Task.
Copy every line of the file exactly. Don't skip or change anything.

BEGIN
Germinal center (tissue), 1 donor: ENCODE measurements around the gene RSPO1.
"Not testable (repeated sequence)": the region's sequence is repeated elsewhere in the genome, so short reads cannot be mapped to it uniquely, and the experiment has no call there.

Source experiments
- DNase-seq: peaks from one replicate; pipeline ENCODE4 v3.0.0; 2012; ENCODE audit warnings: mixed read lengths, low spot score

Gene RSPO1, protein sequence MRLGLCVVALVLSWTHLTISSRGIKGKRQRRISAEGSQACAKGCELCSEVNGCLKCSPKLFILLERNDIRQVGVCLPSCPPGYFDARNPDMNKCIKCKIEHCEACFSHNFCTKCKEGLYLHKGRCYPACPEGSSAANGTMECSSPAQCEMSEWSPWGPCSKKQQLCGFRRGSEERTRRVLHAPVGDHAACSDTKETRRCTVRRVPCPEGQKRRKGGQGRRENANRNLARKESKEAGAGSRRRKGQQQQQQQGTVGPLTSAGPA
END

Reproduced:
Germinal center (tissue), 1 donor: ENCODE measurements around the gene RSPO1.
"Not testable (repeated sequence)": the region's sequence is repeated elsewhere in the genome, so short reads cannot be mapped to it uniquely, and the experiment has no call there.

Source experiments
- DNase-seq: peaks from one replicate; pipeline ENCODE4 v3.0.0; 2012; ENCODE audit warnings: mixed read lengths, low spot score

Gene RSPO1, protein sequence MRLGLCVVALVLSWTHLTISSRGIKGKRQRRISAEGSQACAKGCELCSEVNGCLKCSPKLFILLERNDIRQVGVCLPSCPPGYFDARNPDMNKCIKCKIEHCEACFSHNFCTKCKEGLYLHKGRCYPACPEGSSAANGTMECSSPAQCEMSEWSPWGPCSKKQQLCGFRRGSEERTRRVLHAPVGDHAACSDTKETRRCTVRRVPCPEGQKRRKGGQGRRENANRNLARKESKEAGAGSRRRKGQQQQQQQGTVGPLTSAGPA